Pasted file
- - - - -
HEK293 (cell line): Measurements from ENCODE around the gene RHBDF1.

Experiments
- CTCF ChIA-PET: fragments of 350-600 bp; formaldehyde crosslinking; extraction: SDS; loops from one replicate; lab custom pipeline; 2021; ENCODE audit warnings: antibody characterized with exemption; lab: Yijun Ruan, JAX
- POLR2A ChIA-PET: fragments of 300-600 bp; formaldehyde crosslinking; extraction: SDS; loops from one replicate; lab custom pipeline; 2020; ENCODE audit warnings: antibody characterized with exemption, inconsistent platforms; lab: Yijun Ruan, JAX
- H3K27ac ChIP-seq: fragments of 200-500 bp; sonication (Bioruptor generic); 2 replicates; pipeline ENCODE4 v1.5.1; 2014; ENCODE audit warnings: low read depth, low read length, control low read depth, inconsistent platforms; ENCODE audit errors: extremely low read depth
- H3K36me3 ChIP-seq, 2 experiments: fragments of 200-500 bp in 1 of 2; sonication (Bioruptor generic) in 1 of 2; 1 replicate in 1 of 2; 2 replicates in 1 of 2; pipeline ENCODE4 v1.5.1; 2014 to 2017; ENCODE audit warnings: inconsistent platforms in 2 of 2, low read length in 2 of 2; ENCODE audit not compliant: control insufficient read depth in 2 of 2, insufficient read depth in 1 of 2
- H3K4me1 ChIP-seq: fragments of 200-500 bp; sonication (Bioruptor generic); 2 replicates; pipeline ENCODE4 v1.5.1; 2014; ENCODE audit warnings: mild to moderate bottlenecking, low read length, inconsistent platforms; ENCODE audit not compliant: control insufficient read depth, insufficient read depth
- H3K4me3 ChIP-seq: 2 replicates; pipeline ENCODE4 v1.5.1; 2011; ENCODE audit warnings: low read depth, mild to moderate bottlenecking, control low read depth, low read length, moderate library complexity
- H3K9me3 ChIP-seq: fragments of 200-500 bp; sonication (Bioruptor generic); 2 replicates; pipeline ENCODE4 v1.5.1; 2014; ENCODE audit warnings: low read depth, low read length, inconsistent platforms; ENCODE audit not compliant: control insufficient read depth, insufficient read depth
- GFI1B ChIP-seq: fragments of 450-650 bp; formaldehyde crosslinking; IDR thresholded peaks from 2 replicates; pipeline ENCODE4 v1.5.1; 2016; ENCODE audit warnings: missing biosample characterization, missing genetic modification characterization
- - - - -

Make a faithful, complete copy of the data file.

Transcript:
HEK293 (cell line): Measurements from ENCODE around the gene RHBDF1.

Experiments
- CTCF ChIA-PET: fragments of 350-600 bp; formaldehyde crosslinking; extraction: SDS; loops from one replicate; lab custom pipeline; 2021; ENCODE audit warnings: antibody characterized with exemption; lab: Yijun Ruan, JAX
- POLR2A ChIA-PET: fragments of 300-600 bp; formaldehyde crosslinking; extraction: SDS; loops from one replicate; lab custom pipeline; 2020; ENCODE audit warnings: antibody characterized with exemption, inconsistent platforms; lab: Yijun Ruan, JAX
- H3K27ac ChIP-seq: fragments of 200-500 bp; sonication (Bioruptor generic); 2 replicates; pipeline ENCODE4 v1.5.1; 2014; ENCODE audit warnings: low read depth, low read length, control low read depth, inconsistent platforms; ENCODE audit errors: extremely low read depth
- H3K36me3 ChIP-seq, 2 experiments: fragments of 200-500 bp in 1 of 2; sonication (Bioruptor generic) in 1 of 2; 1 replicate in 1 of 2; 2 replicates in 1 of 2; pipeline ENCODE4 v1.5.1; 2014 to 2017; ENCODE audit warnings: inconsistent platforms in 2 of 2, low read length in 2 of 2; ENCODE audit not compliant: control insufficient read depth in 2 of 2, insufficient read depth in 1 of 2
- H3K4me1 ChIP-seq: fragments of 200-500 bp; sonication (Bioruptor generic); 2 replicates; pipeline ENCODE4 v1.5.1; 2014; ENCODE audit warnings: mild to moderate bottlenecking, low read length, inconsistent platforms; ENCODE audit not compliant: control insufficient read depth, insufficient read depth
- H3K4me3 ChIP-seq: 2 replicates; pipeline ENCODE4 v1.5.1; 2011; ENCODE audit warnings: low read depth, mild to moderate bottlenecking, control low read depth, low read length, moderate library complexity
- H3K9me3 ChIP-seq: fragments of 200-500 bp; sonication (Bioruptor generic); 2 replicates; pipeline ENCODE4 v1.5.1; 2014; ENCODE audit warnings: low read depth, low read length, inconsistent platforms; ENCODE audit not compliant: control insufficient read depth, insufficient read depth
- GFI1B ChIP-seq: fragments of 450-650 bp; formaldehyde crosslinking; IDR thresholded peaks from 2 replicates; pipeline ENCODE4 v1.5.1; 2016; ENCODE audit warnings: missing biosample characterization, missing genetic modification characterization